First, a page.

Curious on the expert opinions out there. I am looking at success rates in certain OTC areas for elk, and low to no PP deer hunts, and the results bring up something I have always wondered. If you take into account meat, trophy, party hunters, etc., what would success rates be if broken down? In other words, is there much of a statistical impact on the success rates if trophy hunters hold out, or meat hunters shoot any legal animal?
Let's look at a highly publicly hunted area, take 62 for example. Lots of hunters, good chunk of them are probably "meat" hunters. The last few years, it's hovered around 50% for deer, give or take. Now, of the people who did not fill a tag, how many of them do you think could have had deer, but chose rather to eat the tag instead of shooting a forky or something else? I figure there are just a few reasons someone does not fill a tag, such as:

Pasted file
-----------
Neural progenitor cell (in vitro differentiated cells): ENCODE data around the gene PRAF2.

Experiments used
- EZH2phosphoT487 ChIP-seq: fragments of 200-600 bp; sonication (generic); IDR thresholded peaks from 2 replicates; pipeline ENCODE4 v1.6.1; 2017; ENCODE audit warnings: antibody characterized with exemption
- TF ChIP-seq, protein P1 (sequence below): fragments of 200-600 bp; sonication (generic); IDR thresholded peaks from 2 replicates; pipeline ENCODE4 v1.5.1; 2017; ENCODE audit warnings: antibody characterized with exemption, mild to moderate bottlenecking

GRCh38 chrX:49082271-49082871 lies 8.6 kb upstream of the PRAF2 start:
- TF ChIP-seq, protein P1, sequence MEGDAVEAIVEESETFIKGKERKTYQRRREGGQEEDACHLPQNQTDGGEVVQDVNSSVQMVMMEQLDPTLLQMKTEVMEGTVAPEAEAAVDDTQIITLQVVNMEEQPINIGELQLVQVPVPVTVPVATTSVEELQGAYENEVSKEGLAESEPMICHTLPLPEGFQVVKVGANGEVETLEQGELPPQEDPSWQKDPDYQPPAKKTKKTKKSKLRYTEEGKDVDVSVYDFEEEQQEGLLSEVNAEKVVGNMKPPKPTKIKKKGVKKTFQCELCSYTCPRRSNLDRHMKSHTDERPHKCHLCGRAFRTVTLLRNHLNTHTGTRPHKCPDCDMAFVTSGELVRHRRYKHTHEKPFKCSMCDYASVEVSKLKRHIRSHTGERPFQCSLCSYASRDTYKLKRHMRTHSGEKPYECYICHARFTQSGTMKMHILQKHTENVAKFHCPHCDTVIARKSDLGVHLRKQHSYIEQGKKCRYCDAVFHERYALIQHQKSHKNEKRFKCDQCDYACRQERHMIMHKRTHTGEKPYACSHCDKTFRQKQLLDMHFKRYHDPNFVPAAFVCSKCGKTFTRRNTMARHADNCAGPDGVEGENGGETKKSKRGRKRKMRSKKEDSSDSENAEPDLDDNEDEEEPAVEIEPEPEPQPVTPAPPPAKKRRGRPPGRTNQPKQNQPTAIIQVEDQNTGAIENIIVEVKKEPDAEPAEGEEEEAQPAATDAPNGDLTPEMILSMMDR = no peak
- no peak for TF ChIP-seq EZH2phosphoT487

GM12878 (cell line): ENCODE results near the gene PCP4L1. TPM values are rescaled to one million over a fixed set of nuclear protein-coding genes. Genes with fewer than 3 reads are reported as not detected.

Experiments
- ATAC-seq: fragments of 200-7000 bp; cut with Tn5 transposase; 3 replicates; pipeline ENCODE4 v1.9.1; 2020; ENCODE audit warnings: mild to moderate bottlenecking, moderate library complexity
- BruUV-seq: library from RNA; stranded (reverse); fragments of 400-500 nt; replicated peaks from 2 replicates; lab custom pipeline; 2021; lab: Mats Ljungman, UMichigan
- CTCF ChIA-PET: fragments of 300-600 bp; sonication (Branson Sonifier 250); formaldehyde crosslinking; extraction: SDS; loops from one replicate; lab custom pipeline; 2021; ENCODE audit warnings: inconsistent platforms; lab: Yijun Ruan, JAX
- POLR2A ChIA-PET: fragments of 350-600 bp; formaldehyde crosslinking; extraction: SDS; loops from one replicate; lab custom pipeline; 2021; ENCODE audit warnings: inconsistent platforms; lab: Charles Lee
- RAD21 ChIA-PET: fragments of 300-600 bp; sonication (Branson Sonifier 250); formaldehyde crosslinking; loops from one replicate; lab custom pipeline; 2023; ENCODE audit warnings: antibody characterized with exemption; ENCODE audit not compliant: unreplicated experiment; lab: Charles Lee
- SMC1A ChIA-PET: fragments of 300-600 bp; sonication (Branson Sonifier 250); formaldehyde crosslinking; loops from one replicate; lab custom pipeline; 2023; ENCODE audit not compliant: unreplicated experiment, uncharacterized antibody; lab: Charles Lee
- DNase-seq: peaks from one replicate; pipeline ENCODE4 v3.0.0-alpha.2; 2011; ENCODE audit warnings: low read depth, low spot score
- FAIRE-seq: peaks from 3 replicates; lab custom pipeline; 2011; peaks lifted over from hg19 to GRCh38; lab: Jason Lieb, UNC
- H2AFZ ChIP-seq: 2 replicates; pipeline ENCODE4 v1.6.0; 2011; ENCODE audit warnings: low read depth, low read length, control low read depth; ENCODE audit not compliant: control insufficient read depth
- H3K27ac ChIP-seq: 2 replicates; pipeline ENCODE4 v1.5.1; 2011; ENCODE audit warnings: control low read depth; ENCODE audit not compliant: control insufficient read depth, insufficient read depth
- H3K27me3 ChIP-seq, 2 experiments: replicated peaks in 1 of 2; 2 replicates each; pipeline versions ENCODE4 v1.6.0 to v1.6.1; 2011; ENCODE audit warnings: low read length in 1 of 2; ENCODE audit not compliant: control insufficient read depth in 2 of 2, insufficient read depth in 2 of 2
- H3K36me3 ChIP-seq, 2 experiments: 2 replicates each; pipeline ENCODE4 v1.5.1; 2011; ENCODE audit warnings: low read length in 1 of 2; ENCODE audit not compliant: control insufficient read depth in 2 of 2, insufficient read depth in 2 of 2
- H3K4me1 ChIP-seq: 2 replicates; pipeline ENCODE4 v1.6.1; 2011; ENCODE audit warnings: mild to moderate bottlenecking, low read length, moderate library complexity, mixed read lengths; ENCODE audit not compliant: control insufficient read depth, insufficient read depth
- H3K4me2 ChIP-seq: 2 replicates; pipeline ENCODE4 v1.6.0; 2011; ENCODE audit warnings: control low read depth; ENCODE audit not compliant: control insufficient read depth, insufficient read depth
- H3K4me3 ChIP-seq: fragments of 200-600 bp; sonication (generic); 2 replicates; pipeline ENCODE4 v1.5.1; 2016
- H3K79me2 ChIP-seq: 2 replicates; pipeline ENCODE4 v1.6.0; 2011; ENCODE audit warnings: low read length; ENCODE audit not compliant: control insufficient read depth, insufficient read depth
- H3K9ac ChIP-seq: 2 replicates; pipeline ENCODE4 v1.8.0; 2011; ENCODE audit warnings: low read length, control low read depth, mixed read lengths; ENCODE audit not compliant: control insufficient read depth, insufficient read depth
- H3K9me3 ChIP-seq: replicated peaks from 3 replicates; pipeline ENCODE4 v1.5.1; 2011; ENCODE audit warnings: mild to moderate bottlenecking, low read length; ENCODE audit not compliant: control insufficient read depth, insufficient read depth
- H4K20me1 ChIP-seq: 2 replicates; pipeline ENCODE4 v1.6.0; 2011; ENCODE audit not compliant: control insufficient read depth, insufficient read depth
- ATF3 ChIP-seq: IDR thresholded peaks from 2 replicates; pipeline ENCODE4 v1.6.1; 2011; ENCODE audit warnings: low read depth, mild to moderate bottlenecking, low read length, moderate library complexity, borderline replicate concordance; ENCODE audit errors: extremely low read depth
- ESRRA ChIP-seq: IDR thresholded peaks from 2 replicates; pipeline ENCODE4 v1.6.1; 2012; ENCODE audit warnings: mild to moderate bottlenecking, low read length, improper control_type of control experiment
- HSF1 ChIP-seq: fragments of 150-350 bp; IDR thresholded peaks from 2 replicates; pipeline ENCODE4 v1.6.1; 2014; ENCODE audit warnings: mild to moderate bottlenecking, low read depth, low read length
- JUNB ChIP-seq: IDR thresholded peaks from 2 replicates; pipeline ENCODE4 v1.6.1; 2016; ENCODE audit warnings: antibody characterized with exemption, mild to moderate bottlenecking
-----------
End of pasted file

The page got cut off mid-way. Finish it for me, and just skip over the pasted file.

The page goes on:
1) Didn't get out of truck
2) Put in some effort, but didn't see a legal deer
2) Saw a legal deer, but missed the shot
4) Saw a legal deer, but held out for something bigger that never came along.
I know it can't be accurately determined, but just curious what you all think. If you have a hunter who is willing to put boots on the ground, willing to take any legal animal, and can make a shot, what would their "success" be in an area like this? How much do the road hunters, trophy hunters, etc., draw down the success rate?
Interesting to ponder. There were 1369 deer hunters there in 2010. 758 got deer, for a 55% success. Of the 600 that didn't get one, where do they fall? Interesting to ponder.